Little Acts of Conservation in the Cold Months

It’s easy to think that, as the year reaches its last quarter, nature starts to wind down, too. The leaves abandon the trees, migratory birds seek out warmer climates and little mammals get ready to hibernate. And while this may be true, there are several things uniquely beautiful about my favourite time of year.

This is the time of year when the hedgerows offer up blackberries and hazelnuts, the trees explode in a range of reds and yellows, mushroom caps peek out of the grass, starling mumurations and bird migrations fill the sky; and if you end up in the right parts of the country at the right time, you might even be lucky enough to see the red deer rut and the salmon run. I, thus far, have not been that lucky.

Now of course, as the weather gets cooler and the days get shorter, nature has by no means left us out in the cold, so to speak, but there are ways to help the creatures of the outdoors through the end of the year.

Let’s start with the ones that stay awake – this is mainly the birds who stick around for the winter such as goldfinches, robins and house sparrows. The temptation may be that, when the flowers in your garden start to die off, you want to go around deadheading, but if you leave the seed heads, this will be a useful food source for these feathered friends. You may also have some nest boxes from spring dotted around – with these you can clear out any leftover nesting material and kill off any parasites with boiling water. Make sure they have completely dried out before you place the lid back on and put them back outside, but once you have done this, little birds will use them to shelter from the cold.

Now for the snoozers – the hibernators such as hedgehogs, ladybirds, bumblebee queens and peacock butterflies, and those who enter a state of torpor (similar to hibernation but they can easily wake to move around and eat) such as frogs. Leaving leaf piles as they are instead of burning them or throwing them away is a suggestion we hear pretty much every year, aligning when the trees begin to look a little more naked. The important thing is, however, that they are swept to an edge, corner or against a hedge, as small mammals such as hedgehogs use these areas as corridors and shelter. Bees and frogs also appreciate these as resting areas, particularly if they’re surrounded by a patch of tall, unmown grass.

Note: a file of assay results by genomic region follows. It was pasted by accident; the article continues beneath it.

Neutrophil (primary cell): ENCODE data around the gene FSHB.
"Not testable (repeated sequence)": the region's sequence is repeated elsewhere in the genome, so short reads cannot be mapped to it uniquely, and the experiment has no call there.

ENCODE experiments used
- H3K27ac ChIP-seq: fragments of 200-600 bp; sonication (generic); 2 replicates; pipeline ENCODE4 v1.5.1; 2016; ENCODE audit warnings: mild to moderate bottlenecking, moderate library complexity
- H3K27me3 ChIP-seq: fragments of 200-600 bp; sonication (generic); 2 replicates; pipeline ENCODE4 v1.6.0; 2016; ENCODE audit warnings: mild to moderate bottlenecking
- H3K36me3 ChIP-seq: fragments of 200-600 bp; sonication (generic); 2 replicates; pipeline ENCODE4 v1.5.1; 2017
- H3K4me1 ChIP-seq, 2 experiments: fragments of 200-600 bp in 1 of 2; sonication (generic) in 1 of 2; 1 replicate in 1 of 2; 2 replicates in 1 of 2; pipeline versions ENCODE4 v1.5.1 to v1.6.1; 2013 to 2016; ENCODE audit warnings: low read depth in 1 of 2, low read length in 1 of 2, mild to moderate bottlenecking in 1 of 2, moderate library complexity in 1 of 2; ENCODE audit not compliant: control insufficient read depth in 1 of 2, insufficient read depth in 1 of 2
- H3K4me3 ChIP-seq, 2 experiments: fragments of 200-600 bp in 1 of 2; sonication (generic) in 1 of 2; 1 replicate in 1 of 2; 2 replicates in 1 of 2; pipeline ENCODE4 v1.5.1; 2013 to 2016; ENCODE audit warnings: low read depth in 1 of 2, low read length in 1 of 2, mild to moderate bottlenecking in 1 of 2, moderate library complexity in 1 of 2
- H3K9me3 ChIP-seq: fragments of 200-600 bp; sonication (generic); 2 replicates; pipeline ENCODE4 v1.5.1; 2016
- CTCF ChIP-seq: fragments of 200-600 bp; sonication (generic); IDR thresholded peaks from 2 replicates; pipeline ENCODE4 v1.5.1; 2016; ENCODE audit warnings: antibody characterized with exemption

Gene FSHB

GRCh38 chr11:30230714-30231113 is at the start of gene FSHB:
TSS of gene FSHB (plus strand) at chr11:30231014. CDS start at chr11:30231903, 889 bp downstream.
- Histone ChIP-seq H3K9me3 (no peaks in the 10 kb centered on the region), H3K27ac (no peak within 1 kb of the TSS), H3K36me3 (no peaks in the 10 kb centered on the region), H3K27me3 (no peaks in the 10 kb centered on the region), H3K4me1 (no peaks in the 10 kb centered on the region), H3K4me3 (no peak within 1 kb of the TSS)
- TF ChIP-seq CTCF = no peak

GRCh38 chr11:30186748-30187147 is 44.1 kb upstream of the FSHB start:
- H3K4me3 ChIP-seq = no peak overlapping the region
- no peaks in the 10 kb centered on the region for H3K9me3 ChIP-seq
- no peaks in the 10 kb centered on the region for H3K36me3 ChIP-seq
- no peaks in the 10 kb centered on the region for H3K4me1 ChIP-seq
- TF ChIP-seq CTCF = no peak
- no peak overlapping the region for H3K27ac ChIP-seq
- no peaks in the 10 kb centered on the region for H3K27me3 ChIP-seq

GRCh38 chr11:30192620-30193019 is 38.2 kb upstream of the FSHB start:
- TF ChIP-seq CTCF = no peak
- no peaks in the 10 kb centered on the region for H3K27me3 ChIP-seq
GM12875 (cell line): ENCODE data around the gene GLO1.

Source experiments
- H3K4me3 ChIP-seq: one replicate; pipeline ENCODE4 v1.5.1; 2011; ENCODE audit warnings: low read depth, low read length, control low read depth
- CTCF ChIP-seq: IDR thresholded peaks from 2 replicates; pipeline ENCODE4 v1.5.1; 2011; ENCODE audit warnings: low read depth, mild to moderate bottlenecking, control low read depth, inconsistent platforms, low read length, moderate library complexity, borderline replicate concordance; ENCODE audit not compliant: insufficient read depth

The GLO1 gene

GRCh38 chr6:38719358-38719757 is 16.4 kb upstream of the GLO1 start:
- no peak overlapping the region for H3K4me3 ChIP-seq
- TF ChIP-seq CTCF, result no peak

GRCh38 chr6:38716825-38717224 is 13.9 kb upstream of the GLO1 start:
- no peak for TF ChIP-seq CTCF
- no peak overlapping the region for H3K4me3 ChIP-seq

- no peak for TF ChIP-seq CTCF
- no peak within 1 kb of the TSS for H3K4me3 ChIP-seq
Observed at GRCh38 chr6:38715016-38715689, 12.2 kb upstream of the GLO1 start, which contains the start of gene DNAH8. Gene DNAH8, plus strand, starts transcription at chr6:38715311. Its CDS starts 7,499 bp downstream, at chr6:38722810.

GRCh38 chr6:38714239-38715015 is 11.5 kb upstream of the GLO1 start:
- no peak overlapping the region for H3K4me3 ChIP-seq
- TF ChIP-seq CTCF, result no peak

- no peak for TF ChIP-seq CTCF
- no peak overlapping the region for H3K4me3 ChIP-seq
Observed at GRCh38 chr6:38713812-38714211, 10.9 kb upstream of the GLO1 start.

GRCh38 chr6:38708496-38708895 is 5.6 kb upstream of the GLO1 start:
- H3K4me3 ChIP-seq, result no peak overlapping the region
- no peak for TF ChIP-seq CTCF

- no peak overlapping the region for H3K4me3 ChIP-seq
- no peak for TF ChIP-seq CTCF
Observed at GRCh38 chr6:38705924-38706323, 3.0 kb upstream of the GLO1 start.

Meanwhile, you may begin to notice some butterfly species and ladybird clusters coming inside to shelter and hibernate. Unfortunately, if they are inside your home, heating in the winter can disturb their slumber. This can easily be remedied by either turning the heating off in their chosen room, or scooping them up and moving them to an unheated garden shed.

I like to think of the last quarter of the year as a reset or transitional period rather than one where everything just stops. Bee colonies may die off, but the mated bumble bee queens are just waiting for spring to create new ones. Some birds may leave in search of warmer climates, but others arrive from the Arctic to see out a wholly more tolerable winter with us. And giving wildlife a helping hand to spring is fairly easy and a rewarding way to stay connected with nature through the year’s end.


Francesca Lant, Marketing and Admin Apprentice


This article was first featured in the Autumn 2021 edition of the Grazer magazine. For more info and to subscribe, visit:

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